Stephen Budiansky, via Cosma Shalizi’s Pinboard feed.
Back in ancient times when I worked at esteemed weekly newsmagazine U.S. News & World Report, I always loathed the annual college rankings report. Like all cash cows, however, the college guide was a sacred cow, so I just shut up about its obvious statistical absurdities and inherent mendacity. As a lesson in the evils of our times, it is perhaps inevitable that the college guide is now the only thing left of U.S. News.
A story in today’s New York Times reports that Claremont McKenna college has now been caught red handed submitting phony data to the college guide to boost its rankings. But the real scandal, as usual, is not the occasional flagrant instance of outright dishonesty but the routine corruption that is shot through the whole thing. … To increase selectivity (one of the statistics that go into U.S. News’s secret mumbo-jumbo formula to produce an overall ranking), many colleges deliberately encourage applications from students who don’t have a prayer of getting in. To increase average SAT scores, colleges offer huge scholarships to un-needy but high scoring applicants to lure them to attend their institution. (The Times story mentioned that other colleges have been offering payments to admitted students to retake the test to increase the school average.)
… One of my favorite bits of absurdity was what a friend on the faculty at Case Law School told me they were doing a few years ago: because one of the U.S. News data points was the percentage of graduates employed in their field, the law school simply hired any recent graduate who could not get a job at a law firm and put him to work in the library. Their other tactic was pure genius: the law school hired as adjunct professors local alumni who already had lucrative careers (thereby increasing the faculty-student ratio, a key U.S. News statistic used in determining ranking), paid them exorbitant salaries they did not need (thereby increasing average faculty salary, another U.S. News data point), then made it understood that since they did not really need all that money they were expected to donate it all back to the school (thereby increasing the alumni giving rate, another U.S. News data point): three birds with one stone! (I gather the new Case law dean has put an end to these shenanigans.)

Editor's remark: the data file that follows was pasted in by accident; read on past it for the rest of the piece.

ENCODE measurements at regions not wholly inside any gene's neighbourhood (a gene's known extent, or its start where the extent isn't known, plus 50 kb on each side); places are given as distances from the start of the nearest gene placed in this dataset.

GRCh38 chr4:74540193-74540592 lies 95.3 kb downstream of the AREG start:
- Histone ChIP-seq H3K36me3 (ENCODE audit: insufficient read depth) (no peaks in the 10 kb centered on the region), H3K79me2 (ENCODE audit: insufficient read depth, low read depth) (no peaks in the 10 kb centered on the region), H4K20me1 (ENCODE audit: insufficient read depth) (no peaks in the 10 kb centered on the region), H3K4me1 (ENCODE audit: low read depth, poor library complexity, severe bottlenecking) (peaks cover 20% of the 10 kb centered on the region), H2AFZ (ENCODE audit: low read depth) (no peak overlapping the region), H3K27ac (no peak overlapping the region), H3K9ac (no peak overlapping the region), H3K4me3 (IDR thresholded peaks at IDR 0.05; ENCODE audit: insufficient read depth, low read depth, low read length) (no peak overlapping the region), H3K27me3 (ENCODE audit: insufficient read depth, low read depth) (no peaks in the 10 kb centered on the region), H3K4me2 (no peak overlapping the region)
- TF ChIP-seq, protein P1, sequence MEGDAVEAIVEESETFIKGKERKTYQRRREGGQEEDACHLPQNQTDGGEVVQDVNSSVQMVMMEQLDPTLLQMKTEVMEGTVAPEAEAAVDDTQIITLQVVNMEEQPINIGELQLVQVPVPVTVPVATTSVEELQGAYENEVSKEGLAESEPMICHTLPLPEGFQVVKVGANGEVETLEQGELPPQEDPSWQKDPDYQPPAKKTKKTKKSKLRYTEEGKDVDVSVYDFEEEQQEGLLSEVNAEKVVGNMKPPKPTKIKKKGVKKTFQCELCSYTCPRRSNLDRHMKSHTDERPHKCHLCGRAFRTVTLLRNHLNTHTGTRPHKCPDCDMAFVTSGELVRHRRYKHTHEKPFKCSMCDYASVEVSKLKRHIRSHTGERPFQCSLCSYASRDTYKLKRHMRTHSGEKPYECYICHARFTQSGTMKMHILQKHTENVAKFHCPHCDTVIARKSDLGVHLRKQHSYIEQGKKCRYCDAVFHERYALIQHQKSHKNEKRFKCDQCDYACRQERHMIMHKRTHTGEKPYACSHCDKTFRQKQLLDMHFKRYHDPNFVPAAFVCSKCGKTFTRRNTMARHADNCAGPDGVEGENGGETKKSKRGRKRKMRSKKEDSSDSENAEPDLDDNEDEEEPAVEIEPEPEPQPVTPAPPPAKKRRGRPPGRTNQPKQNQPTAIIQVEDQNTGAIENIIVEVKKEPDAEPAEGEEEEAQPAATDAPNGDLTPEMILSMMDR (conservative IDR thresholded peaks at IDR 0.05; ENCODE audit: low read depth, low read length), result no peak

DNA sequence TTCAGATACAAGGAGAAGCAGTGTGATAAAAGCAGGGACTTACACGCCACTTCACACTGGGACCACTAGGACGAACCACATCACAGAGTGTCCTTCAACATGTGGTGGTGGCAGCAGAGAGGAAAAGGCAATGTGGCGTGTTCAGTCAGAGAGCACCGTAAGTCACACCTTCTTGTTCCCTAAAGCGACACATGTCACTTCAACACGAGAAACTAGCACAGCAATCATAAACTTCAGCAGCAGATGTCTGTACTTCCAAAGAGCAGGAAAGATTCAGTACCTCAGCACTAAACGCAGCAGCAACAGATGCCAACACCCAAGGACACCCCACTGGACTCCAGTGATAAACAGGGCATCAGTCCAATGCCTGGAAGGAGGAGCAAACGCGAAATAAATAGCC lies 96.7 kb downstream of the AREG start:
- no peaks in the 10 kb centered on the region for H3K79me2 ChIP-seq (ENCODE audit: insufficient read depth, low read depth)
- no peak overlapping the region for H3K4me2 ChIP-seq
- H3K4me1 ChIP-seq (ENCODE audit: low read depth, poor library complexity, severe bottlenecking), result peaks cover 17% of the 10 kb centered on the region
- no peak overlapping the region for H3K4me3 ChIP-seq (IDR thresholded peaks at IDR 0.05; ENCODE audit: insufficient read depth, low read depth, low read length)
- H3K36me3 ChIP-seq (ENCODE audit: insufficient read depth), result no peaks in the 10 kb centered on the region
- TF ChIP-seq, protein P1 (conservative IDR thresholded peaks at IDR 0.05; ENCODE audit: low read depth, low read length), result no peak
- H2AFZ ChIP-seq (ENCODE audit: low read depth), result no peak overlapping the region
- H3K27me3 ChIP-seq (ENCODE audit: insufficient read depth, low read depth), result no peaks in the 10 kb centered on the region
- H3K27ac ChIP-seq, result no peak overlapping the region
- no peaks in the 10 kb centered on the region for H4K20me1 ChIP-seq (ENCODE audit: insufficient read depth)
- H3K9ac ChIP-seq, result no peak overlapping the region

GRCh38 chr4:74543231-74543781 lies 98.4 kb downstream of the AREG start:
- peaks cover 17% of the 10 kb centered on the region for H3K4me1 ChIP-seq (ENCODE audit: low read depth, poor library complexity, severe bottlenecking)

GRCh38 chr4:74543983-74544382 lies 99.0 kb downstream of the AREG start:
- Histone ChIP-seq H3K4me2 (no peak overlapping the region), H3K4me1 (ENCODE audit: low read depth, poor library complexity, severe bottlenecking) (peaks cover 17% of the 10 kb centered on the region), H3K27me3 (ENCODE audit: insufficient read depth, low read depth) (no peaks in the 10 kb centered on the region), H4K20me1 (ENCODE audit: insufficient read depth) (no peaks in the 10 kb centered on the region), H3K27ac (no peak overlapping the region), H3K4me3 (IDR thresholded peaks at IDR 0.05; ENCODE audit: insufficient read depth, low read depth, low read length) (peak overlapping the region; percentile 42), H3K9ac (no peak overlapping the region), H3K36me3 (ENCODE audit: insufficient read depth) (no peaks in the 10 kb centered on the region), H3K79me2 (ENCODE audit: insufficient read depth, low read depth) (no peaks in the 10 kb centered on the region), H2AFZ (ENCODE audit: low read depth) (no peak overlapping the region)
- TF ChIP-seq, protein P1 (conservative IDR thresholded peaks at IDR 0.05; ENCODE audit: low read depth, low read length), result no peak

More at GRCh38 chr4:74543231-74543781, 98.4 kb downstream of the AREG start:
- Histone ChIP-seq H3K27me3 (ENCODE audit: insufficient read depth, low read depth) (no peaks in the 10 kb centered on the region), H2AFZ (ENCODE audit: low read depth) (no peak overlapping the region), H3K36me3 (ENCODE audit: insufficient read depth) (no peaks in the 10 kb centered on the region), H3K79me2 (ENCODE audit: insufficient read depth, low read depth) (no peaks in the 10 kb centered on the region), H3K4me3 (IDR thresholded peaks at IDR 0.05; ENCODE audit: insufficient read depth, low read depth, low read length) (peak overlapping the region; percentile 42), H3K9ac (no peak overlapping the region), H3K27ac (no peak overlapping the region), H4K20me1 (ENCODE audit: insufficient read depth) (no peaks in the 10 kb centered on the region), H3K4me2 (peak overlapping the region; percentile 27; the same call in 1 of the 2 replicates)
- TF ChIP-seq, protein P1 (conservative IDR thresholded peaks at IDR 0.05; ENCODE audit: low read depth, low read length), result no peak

Worth reading the whole thing (even though Budiansky’s site has one of those annoying and anti-social ‘if you cut and paste text from my site, you will get unasked for cruft about how you ought to click on the original link added to your pasted text’ installations).